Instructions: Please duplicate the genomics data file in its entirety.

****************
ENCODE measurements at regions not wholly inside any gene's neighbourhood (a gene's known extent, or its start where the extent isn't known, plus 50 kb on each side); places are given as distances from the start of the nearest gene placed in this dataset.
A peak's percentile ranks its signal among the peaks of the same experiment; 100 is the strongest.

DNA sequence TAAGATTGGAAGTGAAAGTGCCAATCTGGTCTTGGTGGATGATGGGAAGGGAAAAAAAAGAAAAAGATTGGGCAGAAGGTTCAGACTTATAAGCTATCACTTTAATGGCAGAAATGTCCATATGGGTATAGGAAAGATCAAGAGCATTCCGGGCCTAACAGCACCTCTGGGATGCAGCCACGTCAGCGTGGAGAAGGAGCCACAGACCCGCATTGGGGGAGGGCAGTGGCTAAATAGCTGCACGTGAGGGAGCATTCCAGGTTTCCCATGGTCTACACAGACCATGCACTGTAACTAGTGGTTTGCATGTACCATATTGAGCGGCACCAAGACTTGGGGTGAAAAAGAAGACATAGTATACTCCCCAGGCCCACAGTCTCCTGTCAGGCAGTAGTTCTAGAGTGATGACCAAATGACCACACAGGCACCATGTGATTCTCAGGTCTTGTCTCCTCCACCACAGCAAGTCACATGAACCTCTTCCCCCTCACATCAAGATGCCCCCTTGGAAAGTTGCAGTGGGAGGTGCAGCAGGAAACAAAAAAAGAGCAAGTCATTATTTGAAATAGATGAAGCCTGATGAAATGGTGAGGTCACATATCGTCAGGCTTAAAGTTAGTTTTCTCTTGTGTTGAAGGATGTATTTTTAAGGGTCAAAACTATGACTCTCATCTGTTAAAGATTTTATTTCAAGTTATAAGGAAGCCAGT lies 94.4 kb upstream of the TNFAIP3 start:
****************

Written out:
ENCODE measurements at regions not wholly inside any gene's neighbourhood (a gene's known extent, or its start where the extent isn't known, plus 50 kb on each side); places are given as distances from the start of the nearest gene placed in this dataset.
A peak's percentile ranks its signal among the peaks of the same experiment; 100 is the strongest.

DNA sequence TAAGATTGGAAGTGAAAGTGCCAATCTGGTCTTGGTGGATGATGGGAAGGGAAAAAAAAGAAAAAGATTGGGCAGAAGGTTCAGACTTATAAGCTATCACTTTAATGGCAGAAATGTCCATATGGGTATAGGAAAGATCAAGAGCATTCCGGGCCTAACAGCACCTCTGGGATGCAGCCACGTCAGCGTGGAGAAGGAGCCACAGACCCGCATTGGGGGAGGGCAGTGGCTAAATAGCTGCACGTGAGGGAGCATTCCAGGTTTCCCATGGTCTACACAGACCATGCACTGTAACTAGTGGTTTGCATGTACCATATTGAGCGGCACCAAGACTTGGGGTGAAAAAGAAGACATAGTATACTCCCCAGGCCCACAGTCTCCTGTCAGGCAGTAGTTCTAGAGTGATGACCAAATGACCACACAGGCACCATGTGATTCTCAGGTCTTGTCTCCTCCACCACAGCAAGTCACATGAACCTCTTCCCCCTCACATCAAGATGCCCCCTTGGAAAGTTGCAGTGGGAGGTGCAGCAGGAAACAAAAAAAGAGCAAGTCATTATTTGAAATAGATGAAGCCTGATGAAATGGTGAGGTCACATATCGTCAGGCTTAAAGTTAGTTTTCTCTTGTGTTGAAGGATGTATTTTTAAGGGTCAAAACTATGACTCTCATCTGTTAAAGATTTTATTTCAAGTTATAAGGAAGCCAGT lies 94.4 kb upstream of the TNFAIP3 start: